> HI Ron, haven't heard from your cheery self for a while. Hope all is well.Rikk,
> I thought we were talking about diversity within early Xty.As I understand it, the topic was diversity within the early Jesus movement.
> You seem to be addressing Paul versus Judaism (which wouldCrucial here, surely, is how we view the outcome of the Council of
> be after the very earliest decades that I think David Gower had in mind and
> which I contested because it seemed to me that the early movement was too
> small to sustain much serious diversitywhatever that means!;
Jerusalem. If James was demanding a separation of the Jewish and Gentile
missions, and if James was a supporter of the former while Paul was a
supporter of the latter, then that looks to me like serious diversity.
> Are you suggesting that the break between Paul and Judaism created anNo. I am suggesting that the early Jesus movement started (ca. 29 CE) as a
> opportunity for considerable diversity within early Xty?
sect within Judaism. After the crucifixion it began to attract people
sympathetic to Gentiles (ca. 36 CE) and to develop a theology (Jesus as the
Son of God etc.) and a liberty (no need for circumcision etc.) which had the
appearance of a heresy within Judaism. Most of the original members of the
Jesus movement (James, Peter etc.) probably never accepted the new theology
or the new liberty. There was thus a sharp division between those who
rejected the new ideas (championed by James) and those who accepted them
(championed by Paul). This was the main division within the early Jesus
movement ca. 35-60 CE.
With the dramatic successes of Paul's missionary activity, and the growing
numbers and confidence of the new "Christians" in lands beyond Israel, the
Gentile-friendly faction within a sect of Judaism was transformed (ca.
60-100 CE) into the thriving new religion we know as Christianity.
> BTW I wouldn't just include Paul here. My scholarly expertise, if I haveI think that all the NT documents, with the possible exception of the
> any, is in the NT use of Israel's scriptures. After years in this field I am
> convinced that the NT writers share a fundamental hermeneutic when it comes
> to reading Israel's scriptures in the light of Jesus. Have they all been
> subject to a Pauline filter? I don't think so (hence the diversity, even if
> to my mind over played). It is this that suggests to me a common core.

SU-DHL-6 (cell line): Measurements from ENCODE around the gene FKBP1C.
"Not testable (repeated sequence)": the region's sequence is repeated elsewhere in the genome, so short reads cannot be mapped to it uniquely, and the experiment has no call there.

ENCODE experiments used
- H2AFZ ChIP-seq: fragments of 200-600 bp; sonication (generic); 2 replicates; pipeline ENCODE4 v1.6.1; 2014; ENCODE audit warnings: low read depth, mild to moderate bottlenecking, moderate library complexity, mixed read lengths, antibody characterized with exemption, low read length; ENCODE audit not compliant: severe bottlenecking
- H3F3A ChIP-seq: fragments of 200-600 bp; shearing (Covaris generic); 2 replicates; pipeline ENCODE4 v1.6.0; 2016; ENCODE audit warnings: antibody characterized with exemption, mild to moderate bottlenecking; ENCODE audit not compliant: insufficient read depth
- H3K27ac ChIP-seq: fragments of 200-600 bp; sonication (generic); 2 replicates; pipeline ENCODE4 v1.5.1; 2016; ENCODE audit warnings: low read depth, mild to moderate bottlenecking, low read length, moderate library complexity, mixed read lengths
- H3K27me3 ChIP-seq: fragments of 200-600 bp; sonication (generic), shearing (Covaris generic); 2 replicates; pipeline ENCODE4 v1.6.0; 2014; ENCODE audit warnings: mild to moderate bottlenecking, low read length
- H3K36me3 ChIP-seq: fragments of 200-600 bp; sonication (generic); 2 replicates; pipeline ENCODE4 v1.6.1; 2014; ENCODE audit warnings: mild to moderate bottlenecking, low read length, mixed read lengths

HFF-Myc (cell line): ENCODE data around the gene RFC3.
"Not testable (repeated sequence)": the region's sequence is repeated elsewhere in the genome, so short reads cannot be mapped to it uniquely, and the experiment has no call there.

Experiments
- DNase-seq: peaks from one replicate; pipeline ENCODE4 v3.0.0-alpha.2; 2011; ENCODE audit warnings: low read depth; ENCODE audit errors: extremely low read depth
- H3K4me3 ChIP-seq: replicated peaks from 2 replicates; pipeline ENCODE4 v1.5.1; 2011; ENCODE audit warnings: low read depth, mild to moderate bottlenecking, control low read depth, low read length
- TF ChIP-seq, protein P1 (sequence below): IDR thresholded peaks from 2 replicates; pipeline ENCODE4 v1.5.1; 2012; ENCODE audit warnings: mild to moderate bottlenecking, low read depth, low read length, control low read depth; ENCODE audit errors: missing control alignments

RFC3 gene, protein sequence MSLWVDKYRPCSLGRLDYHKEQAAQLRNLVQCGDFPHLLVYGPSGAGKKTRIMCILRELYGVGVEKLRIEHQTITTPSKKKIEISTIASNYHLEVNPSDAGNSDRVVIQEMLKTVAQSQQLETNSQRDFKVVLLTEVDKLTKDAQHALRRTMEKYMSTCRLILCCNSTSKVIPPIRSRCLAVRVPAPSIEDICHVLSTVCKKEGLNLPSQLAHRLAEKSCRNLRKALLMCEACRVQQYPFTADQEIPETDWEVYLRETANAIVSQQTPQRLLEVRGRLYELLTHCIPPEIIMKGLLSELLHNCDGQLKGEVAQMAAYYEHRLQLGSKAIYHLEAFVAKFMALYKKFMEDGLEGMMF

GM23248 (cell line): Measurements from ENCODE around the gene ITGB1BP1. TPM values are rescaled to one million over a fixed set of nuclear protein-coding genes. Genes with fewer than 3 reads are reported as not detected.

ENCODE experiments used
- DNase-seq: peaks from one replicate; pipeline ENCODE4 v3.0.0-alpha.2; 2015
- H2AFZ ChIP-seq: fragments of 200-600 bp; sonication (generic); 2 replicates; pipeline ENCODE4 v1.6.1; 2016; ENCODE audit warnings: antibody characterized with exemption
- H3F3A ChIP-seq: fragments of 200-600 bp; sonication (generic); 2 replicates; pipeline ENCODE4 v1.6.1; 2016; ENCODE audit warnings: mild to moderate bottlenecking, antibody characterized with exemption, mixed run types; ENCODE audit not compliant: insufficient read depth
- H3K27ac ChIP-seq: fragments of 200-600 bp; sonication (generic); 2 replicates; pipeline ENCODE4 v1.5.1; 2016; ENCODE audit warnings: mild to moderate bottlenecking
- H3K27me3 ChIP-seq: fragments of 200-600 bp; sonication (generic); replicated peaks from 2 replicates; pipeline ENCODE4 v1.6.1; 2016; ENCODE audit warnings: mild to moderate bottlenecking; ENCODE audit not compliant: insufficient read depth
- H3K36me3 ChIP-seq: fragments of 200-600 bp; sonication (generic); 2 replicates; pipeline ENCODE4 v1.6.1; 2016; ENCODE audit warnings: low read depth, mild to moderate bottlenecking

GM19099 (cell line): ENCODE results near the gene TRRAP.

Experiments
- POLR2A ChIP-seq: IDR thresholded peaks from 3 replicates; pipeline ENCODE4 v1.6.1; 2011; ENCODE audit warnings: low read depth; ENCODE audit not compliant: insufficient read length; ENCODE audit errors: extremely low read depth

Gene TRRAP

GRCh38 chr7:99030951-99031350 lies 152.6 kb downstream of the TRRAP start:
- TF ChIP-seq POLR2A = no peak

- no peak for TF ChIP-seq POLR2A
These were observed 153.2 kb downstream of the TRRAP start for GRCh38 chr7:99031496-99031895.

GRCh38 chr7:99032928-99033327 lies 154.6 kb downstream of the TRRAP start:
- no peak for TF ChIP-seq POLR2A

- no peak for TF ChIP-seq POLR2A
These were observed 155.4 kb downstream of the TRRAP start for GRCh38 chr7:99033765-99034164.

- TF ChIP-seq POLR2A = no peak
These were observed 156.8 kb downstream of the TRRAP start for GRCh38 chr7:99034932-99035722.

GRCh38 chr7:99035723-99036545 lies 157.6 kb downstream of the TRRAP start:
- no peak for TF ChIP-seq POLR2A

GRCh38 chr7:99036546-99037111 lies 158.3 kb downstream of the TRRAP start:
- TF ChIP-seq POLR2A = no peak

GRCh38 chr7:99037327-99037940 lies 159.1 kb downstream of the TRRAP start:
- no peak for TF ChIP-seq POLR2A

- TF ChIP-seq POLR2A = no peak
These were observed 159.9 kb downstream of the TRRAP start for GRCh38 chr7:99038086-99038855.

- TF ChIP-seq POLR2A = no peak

Epistle of James, have been subject to a Pauline filter (by which I mean
that they show the influence of Paul's thinking). The gospels and later
writers do reflect the diversity of their period, but it is a diversity no
longer centred on whether to accept Jewish regulations and strict Jewish
monotheism, for these (at least the former) had already been largely
abandoned. Diversity now involved other issues such as how to deal with the
delay in the parousia, whether to present Peter as a failure or as a hero,
whether women should be respected as equals, and just how divine was Jesus.
> James and Paul might differ on what people should and to what extent keepI guess this is what makes the discussion so interesting. If the historical
> the Law and its on-going significance, though surely our evidence here is
> mighty scanty ....... The problem is there is much we don't know.
evidence answered all the questions unambiguously, there'd be nothing to
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Laura Miller of Salon reviews/contrasts Baigent’s “Jesus Papers” with Tabor’s “Jesus Dynasty”. I’ve been through Tabor’s book and am not tooMessage 1 of 10 , Apr 7, 2006View SourceLaura Miller of Salon reviews/contrasts Baigents
Jesus Papers with Tabors Jesus Dynasty. Ive been
through Tabors book and am not too wild about it,
though obviously anything stands as a remedy to
From the review (you have to read an add before
reading the full thing):
The most intriguing discovery to be found in The
Jesus Papers will probably only interest those of us
who pursue the odd and somewhat pitiful hobby of
crank-watching; it's finally clear from reading this
book that it was Baigent -- rather than co-authors
Leigh and Henry Lincoln -- who actually wrote Holy
Blood, Holy Grail. . . . The style of The Jesus
Papers, a masterly counterpoint of bluster, false
humility and self-righteousness, matches that of Holy
Blood, Holy Grail like a fingerprint. . .
Readers who have only recently learned, via The Da
Vinci Code, of the complicated history of the New
Testament, are much better served by books like
Tabor's [Jesus Dynasty] than by conspiracy-mongering
like The Jesus Papers. . . . Like Baigent, [Tabor]
doesn't believe in the literal truth of the
resurrection, but unlike Baigent, he keeps his
religious beliefs to himself. . .
Like all efforts to re-create historical events from
the New Testament, The Jesus Dynasty is by necessity
highly interpretive and contestable, but it's
certainly more grounded than the fantasies of The
Jesus Papers. Tabor is primarily interested in
recovering the history of Jesus' immediate family --
his mother, four brothers and two sisters -- who, he
maintains, played a far more important role in the
young religious movement than is generally known. . .
If [Tabors] book can't win at least a few readers
away from The Jesus Papers this Easter, then, well,
there is no God.
Loren Rosson III
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Apparently Baigent lost his court case against Da Vinci Code Brown: http://www.sky.com/skynews/article/0,,30000-1218040,00.html Stephen GoransonMessage 1 of 10 , Apr 7, 2006View SourceApparently Baigent lost his court case against Da Vinci Code Brown: